All About Jazz

Home » Articles » Live Reviews

Dear All About Jazz Readers,

If you're familiar with All About Jazz, you know that we've dedicated over two decades to supporting jazz as an art form, and more importantly, the creative musicians who make it. Our enduring commitment has made All About Jazz one of the most culturally important websites of its kind in the world reaching hundreds of thousands of readers every month. However, to expand our offerings and develop new means to foster jazz discovery we need your help.

You can become a sustaining member for a modest $20 and in return, we'll immediately hide those pesky Google ads PLUS deliver exclusive content and provide access to future articles for a full year! This combination will not only improve your AAJ experience, it will allow us to continue to rigorously build on the great work we first started in 1995. Read on to view our project ideas...

4

John Daversa Big Band at The Baked Potato

Paul Naser By

Sign in to view read count
John Daversa Big Band
The Baked Potato
Los Angeles, CA
May 29, 2016

It's a rarity to find a modern big band dedicated to playing original music in Los Angeles; home to some of the world's most talented musicians and entertainers, pretty much every style of music imaginable is represented here, but often a big band show celebrates music of the past more than it looks to the future. John Daversa's big band does the latter. Exclusively.

This is no news to fans of Daversa's who have followed his career for years and who recently celebrated the release of his newest record, Kaleidoscope Eyes: Music of the Beatles. These same fans packed the house Sunday night at that storied L.A. joint, The Baked Potato, and proved that big band music isn't going anywhere, with help from innovative arrangements played by a killing band of course.

From the opening notes of the first tune, it was obvious that both the band and the crowd were happy to be back. Daversa's big band built a strong following during it's long time residency at The Baked Potato, but since his move to Miami, what was once a regular hang has become a less frequent yet just as joyful occasion. Beginning with one of the Beatles arrangements, his high energy take on "I Saw Her Standing There," Daversa quickly relaxed into his role as a bandleader. Half dancing, half conducting, he led the band through the driving setting of the melody until the rhythm section took over for the funky solo section, which featured lead alto Jeff Driskill. Daversa took the second solo, playing with the backgrounds as if they were part of his own improvisation.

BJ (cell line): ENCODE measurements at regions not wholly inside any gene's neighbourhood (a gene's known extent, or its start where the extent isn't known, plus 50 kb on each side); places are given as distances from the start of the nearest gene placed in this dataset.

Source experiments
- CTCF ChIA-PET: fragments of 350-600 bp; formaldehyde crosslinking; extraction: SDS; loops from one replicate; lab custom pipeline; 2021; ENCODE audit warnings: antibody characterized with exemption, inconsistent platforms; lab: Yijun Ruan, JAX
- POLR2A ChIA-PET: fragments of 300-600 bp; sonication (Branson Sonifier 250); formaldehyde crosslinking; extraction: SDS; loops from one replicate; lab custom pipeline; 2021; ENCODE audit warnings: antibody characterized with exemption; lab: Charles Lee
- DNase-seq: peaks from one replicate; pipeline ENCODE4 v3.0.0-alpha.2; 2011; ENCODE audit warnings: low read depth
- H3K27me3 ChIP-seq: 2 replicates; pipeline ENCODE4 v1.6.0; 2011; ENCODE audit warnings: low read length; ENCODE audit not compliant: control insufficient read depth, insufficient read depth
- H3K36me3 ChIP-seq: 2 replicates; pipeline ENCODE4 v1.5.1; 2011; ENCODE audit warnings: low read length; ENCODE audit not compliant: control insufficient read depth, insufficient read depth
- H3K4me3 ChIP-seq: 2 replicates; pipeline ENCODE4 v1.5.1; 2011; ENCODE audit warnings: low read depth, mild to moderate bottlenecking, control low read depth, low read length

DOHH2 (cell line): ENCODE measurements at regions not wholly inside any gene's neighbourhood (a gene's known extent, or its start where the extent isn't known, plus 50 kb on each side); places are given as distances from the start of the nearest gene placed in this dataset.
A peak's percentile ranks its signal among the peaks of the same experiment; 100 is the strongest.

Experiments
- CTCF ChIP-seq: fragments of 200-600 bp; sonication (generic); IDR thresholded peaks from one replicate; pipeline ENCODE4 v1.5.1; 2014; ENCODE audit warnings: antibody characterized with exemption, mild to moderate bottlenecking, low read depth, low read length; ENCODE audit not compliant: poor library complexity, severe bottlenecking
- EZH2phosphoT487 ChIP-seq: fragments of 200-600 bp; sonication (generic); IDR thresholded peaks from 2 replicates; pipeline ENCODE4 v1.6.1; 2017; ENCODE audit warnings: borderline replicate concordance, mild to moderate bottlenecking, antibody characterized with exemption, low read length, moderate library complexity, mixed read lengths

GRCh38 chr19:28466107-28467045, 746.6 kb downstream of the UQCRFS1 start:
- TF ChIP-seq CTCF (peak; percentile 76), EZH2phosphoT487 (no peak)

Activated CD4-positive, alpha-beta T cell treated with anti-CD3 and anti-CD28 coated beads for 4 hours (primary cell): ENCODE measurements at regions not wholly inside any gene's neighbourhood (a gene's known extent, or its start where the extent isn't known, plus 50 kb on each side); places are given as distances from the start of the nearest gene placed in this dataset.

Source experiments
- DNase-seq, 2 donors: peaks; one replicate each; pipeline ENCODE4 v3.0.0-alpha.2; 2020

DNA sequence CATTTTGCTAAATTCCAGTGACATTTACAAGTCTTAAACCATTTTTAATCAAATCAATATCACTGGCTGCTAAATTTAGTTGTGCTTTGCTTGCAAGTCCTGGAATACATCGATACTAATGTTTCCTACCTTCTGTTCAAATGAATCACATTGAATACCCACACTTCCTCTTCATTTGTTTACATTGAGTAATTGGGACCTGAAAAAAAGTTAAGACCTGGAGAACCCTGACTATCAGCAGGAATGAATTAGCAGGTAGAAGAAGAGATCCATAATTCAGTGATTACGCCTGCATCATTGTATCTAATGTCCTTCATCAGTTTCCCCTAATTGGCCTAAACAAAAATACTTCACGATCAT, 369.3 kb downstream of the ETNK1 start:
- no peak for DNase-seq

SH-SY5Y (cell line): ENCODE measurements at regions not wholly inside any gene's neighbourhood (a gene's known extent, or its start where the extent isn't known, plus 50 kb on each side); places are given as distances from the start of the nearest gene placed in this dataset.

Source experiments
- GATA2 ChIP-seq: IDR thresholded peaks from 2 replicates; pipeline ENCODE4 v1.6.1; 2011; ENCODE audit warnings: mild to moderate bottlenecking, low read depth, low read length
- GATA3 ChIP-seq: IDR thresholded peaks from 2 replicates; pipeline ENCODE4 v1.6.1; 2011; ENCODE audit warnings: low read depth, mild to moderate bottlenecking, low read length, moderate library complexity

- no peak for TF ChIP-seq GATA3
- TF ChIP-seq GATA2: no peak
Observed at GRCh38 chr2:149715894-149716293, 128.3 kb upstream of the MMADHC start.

The band continued with "Camels," a Daversa original that has been in their book for years. The slow opening features beautiful playing and harmonies from the woodwinds, but the real stars were the trombone soloists. Both Paul Young and Jon Hatamiya took the audience for a ride as drummer Gene Coye both supported and pushed them.

The highlights of the evening were yet to come, though. With, as John told the audience afterwards, no rehearsal, guest vocalist Maiya Sykes delivered jaw dropping performances of the two vocal features from Kaleidoscope Eyes. From the opening notes of "Do You Want to Know a Secret?," Sykes' rich tone filled the room and proceeded to float beautifully atop Daversa's lush orchestration. More impressive still was her delivery of his tricky re-imagination of "Good Day Sunshine." Featuring consistently changing meters and complex accents, Sykes not only sang her parts flawlessly, she sang in harmony with the band, ad libbing parts that weren't even on the record. Needless to say, the audience was floored by her artistry.

The band closed their set with a Daversa favorite, "Some Happy Sh*t." Switching meters constantly, this up-tempo and, no surprise here, happy tune gives Daversa the opportunity to show the versatility and range of his EVI (Electronic Valve Instrument).

The band was on fire, and if the talk floating around the room was any indication, they were just continuing the trend for the weekend, having played an "epic" show the night before. Sunday listeners certainly didn't leave feeling like they missed out, that's for certain; getting to hear Maiya Sykes bring the Beatles melodies to life was incredible to watch. We can only hope we get to hear her do it again in the near future.

Tags

Related Video

comments powered by Disqus

Related Articles

Read Beethoven, Barber and Vivaldi at The Jazz Corner Live Reviews
Beethoven, Barber and Vivaldi at The Jazz Corner
by Martin McFie
Published: September 18, 2018
Read Bryan Ferry at the Macedonian Philharmonic Hall, Macedonia 2018 Live Reviews
Bryan Ferry at the Macedonian Philharmonic Hall, Macedonia...
by Nenad Georgievski
Published: September 16, 2018
Read Live From Birmingham: Dinosaur, Meatraffle, Hollywood Vampires, Black Asteroids & Paul Lamb Live Reviews
Live From Birmingham: Dinosaur, Meatraffle, Hollywood...
by Martin Longley
Published: September 16, 2018
Read Binker & Moses At London's Jazz Cafe Live Reviews
Binker & Moses At London's Jazz Cafe
by Chris May
Published: September 15, 2018
Read 12 Points 2018 Live Reviews
12 Points 2018
by Ian Patterson
Published: September 14, 2018
Read Chicago Jazz Festival 2018 Live Reviews
Chicago Jazz Festival 2018
by Patrick Burnette
Published: September 12, 2018
Read "King Crimson at Lisner Auditorium" Live Reviews King Crimson at Lisner Auditorium
by Eric Thiessen
Published: November 1, 2017
Read "Dixie Dregs at Lincoln Theatre" Live Reviews Dixie Dregs at Lincoln Theatre
by Eric Thiessen
Published: March 18, 2018
Read "Le French May’s Live Jazz Series in Hong Kong" Live Reviews Le French May’s Live Jazz Series in Hong Kong
by Rob Garratt
Published: June 11, 2018
Read "Nik Bärtsch's Ronin at (Le) Poisson Rouge" Live Reviews Nik Bärtsch's Ronin at (Le) Poisson Rouge
by Tyran Grillo
Published: May 11, 2018